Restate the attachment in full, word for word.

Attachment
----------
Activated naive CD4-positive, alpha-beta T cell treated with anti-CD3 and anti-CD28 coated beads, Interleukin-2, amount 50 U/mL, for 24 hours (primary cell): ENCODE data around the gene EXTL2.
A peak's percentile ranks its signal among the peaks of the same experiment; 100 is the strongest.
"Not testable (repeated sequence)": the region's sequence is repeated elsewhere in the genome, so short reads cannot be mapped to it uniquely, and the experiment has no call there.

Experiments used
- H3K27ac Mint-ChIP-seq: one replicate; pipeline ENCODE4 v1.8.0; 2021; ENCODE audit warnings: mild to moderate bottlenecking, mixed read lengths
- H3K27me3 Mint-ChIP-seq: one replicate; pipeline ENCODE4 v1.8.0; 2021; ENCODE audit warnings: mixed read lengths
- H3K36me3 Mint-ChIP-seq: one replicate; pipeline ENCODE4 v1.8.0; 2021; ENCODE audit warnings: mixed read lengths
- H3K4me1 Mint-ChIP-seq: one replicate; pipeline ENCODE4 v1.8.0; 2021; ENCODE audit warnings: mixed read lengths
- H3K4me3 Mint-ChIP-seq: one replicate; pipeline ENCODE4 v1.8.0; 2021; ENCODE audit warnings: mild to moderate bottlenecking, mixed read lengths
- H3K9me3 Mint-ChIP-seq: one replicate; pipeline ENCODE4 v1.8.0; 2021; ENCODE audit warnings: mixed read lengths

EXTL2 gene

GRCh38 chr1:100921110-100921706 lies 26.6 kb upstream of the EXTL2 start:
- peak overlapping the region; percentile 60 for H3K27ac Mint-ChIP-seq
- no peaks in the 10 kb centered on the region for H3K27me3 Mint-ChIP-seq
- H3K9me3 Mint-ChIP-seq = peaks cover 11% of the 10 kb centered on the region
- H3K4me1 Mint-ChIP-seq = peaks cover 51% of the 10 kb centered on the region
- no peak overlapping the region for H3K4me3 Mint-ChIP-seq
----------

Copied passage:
Activated naive CD4-positive, alpha-beta T cell treated with anti-CD3 and anti-CD28 coated beads, Interleukin-2, amount 50 U/mL, for 24 hours (primary cell): ENCODE data around the gene EXTL2.
A peak's percentile ranks its signal among the peaks of the same experiment; 100 is the strongest.
"Not testable (repeated sequence)": the region's sequence is repeated elsewhere in the genome, so short reads cannot be mapped to it uniquely, and the experiment has no call there.

Experiments used
- H3K27ac Mint-ChIP-seq: one replicate; pipeline ENCODE4 v1.8.0; 2021; ENCODE audit warnings: mild to moderate bottlenecking, mixed read lengths
- H3K27me3 Mint-ChIP-seq: one replicate; pipeline ENCODE4 v1.8.0; 2021; ENCODE audit warnings: mixed read lengths
- H3K36me3 Mint-ChIP-seq: one replicate; pipeline ENCODE4 v1.8.0; 2021; ENCODE audit warnings: mixed read lengths
- H3K4me1 Mint-ChIP-seq: one replicate; pipeline ENCODE4 v1.8.0; 2021; ENCODE audit warnings: mixed read lengths
- H3K4me3 Mint-ChIP-seq: one replicate; pipeline ENCODE4 v1.8.0; 2021; ENCODE audit warnings: mild to moderate bottlenecking, mixed read lengths
- H3K9me3 Mint-ChIP-seq: one replicate; pipeline ENCODE4 v1.8.0; 2021; ENCODE audit warnings: mixed read lengths

EXTL2 gene

GRCh38 chr1:100921110-100921706 lies 26.6 kb upstream of the EXTL2 start:
- peak overlapping the region; percentile 60 for H3K27ac Mint-ChIP-seq
- no peaks in the 10 kb centered on the region for H3K27me3 Mint-ChIP-seq
- H3K9me3 Mint-ChIP-seq = peaks cover 11% of the 10 kb centered on the region
- H3K4me1 Mint-ChIP-seq = peaks cover 51% of the 10 kb centered on the region
- no peak overlapping the region for H3K4me3 Mint-ChIP-seq